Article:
Only as a product can we recognize ourselves as “genuinely” real, given the amount of attention and effort collectively directed at enchanting and foregrounding products within a consumer-capitalist culture. We are ideologically trained, repeatedly, every day, to love consumer goods; naturally we would want to become a consumer good ourselves, to appear deserving of love — from ourselves as well as from other people (who, on social media, offer quantifiable tokens of that deserved love in the likes and so on).
Products in consumer-capitalist culture quickly lose their lovability, however, as they lose their novelty. They become moribund. They become trash. Consumerism relies on disposability and the perpetual renewal of consumer desire, of discontented people constantly demanding more for themselves. This allows for the limitless expansion of demand in the economy. Consumerist ideology fuses this potential for limitless demand to a consumer’s self-growth, also conceived as potentially limitless. We grow through developing the ability to want more things. This converts an economic imperative into a moral one: I must embrace my limitless potential and find ways to express it, or else fail as a human being.
Growth itself, as a personal goal, is adapted from the capitalist necessity of pursuing limitless accumulation in an economic environment of growth or death. Personal growth is a matter of continual dissatisfaction, of refusing to be content, even as we make ourselves into content. Anything that I start to think I know about myself seems not merely familiar but fake. What is real about me is what I discover about myself (usually in the form of fresh desire), not what I already know, which I have consumed already.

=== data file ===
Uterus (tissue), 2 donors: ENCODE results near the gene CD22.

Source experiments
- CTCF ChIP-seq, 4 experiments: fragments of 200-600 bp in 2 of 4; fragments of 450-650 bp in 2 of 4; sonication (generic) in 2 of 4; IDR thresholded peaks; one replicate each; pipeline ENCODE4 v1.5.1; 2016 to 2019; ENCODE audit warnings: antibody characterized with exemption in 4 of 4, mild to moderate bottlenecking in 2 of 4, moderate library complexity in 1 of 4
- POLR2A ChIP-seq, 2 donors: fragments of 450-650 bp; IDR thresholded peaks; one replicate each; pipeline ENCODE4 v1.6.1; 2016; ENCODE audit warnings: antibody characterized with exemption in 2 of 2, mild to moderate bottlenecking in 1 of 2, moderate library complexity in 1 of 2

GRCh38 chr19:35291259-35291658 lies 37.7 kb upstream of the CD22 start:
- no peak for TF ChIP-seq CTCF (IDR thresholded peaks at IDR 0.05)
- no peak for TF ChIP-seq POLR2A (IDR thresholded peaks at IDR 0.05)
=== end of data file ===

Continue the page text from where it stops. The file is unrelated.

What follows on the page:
So the self, as a product, loses its enchantment for us and needs to be revitalized to the extent that it becomes familiar, known, understood. We love ourselves only as a novelty, a mystery, not as a staple product. We want to be able to apprehend ourselves as a new, desirable thing that we can consume and enjoy. This makes us feel relevant, marketable. We can imagine someone buying into the idea of us, and that helps us buy into ourselves. But inevitably our desire for ourselves needs to be renewed, and we will need to be repackaged.
It seems untenable to feel authentic only when you’re surprising yourself. Social media try to make this contradiction seem to cohere. They offer ways in which to always consume ourselves anew as new. Algorithmic recommendations in particular cater to this hope of seeing a stranger in the personal data we’ve generated, an alien person we can claim as a real self. They can enlarge our ability to desire (making us grow) while seeming to draw on true information about us that we have somehow provided. Everything you have consumed and expelled online gets purifed and re-presented as new desires, a new you.
By processing our personal data into things like Facebook’s Newsfeed, algorithms can present us with a carefully repackaged self. We then get the thrill of unboxing ourselves as if we were a coveted new product and seeing what surprise awaits within. That this box we are continually rewrapped in is also a cage can be more readily excused. In that cage, we will only see what reinforces the central importance of novelty, but it won’t matter as long as we feel new ourselves.